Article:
It wasn't hard to decide which daygown to make first - the one on the cover of the square yoke collection caught my eye immediately! Even tho I don't have any girls to sew for, I can always add to my "grand-daughter hope chest" - right?!
I bought two bolts of fabric from BessieMary's closing sale recently, and the pink pima cotton windowpane will be the perfect choice for the Madeira Hem!
This day gown has so many unique and awesome techniques that I thought it would make the perfect project for a sew-a-long! I hope you enjoy following along as I make this gorgeous daygown. I will not be following it exactly as it is instructed in the book - there will be some changes of my own, along with tips and tricks that I will share along the way!
The first technique I am going to show is what I call
"Bridging the Gap"
The collar on this gown is nothing short of amazing! The technique is actually called "fagoting" and it is a stitch that is created (on this project) to join bias tubing (or lace) to to the collar.
After cutting out the collar, I created bias tubing by cutting a 1" bias strip and stitching it together, turning it right side out and pressing it, creating a 1/4" tubing. Since I am making the daygown in size 3 months, I won't be needing as many rows of bias tubing. Size 3 months has just one row of bias tubing attached to the collar.
The book instructions are for machine fagoting to attach the bias tube to the collar. I chose to "bridge the gap" by hand.
Using water soluble sticky stabilizer, I pulled the paper away and pressed my finished collar right side up onto the sticky stabilizer. I then measured 1/4" away from the collar edge and placed my bias tubing with the seam towards the collar edge.I tossed away the paper portion of the sticky stabilizer and cut a piece of regular water soluble stabilizer, placing it on top of the sticky stabilizer.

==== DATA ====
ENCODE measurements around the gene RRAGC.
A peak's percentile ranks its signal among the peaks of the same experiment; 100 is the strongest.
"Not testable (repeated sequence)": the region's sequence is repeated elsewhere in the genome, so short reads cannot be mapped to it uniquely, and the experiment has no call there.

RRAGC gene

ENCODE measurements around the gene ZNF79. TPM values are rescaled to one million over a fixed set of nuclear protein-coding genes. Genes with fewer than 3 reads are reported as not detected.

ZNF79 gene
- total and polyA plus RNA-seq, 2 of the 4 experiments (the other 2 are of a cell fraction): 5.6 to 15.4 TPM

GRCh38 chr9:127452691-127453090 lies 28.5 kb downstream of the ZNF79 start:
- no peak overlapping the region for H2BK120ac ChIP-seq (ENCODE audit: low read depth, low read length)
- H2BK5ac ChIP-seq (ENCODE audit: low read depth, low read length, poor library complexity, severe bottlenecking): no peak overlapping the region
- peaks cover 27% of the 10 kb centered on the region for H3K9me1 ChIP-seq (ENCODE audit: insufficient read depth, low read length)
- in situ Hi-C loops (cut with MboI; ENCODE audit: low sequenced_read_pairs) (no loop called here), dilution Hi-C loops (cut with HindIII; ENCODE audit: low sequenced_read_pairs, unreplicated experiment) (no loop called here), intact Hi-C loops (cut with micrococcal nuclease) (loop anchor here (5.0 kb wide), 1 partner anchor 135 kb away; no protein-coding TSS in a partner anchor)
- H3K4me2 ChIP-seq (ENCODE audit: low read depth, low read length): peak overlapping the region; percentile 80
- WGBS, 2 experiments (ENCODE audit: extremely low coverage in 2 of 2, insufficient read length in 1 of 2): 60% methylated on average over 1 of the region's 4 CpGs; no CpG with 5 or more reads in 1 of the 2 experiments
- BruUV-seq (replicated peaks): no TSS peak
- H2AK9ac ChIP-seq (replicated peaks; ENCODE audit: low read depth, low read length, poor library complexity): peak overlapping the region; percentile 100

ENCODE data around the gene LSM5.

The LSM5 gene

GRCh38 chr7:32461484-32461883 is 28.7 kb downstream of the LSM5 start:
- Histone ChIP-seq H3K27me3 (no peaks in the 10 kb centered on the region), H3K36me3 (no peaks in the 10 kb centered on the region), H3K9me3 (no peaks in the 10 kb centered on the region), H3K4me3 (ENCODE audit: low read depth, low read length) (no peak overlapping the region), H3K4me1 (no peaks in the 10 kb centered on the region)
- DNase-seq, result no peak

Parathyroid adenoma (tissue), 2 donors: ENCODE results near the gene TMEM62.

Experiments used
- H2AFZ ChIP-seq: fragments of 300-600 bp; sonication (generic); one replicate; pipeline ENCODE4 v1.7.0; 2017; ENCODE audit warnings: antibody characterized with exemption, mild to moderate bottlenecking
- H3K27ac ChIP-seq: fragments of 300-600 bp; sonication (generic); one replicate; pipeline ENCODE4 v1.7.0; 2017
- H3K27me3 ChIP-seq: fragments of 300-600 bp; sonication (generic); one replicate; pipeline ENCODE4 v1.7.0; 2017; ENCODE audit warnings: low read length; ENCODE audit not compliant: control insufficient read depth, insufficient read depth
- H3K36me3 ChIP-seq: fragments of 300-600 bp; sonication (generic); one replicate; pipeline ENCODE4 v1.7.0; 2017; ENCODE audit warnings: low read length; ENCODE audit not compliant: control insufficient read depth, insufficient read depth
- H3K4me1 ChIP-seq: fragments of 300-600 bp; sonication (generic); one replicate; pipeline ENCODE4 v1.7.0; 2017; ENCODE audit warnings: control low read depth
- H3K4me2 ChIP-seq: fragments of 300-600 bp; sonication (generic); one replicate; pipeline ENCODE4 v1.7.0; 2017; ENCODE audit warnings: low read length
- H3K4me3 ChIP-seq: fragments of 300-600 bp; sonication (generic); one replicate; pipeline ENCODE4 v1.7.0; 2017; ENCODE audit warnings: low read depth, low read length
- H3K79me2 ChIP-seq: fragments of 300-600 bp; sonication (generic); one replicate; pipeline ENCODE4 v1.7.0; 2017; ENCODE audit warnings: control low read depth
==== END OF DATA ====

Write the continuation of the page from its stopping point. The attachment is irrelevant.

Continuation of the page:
I then traced around the collar, then peeled the
water soluble stabilizer away and cut out the collar.
I then placed the water soluble stabilizer outer edge onto the sticky stabilizer. This will keep your hands from sticking to the stabilizer, but will hold your collar and bias tubing in place so that you can work your stitches!
I am using tiger tape and DMC 80wt tatting thread.
Using the tiger tape, which is perfectly marked at
intervals, I put a piece on either side of the 1/4" gap.
Next stitch is to bring needle thru tubing towards the collar,
keeping thread below the needle and pull thru. You will work
this same sequence all the way around the collar. The tiger tape
helps you keep all your stitches evenly spaced!
After you get the hang of it, you might not even need
the tiger tape to keep your stitches evenly spaced!
This stitch looks much harder than it is,
and it's fun to make and goes quite quickly!
Isn't it beautiful?
TIP: Use a lighted magnifying glass to work your
stitches! It really helps a lot!
"Bridging the Gap" is completed! What do you think?
My next project is needle tatting a lace edging all the way around the collar!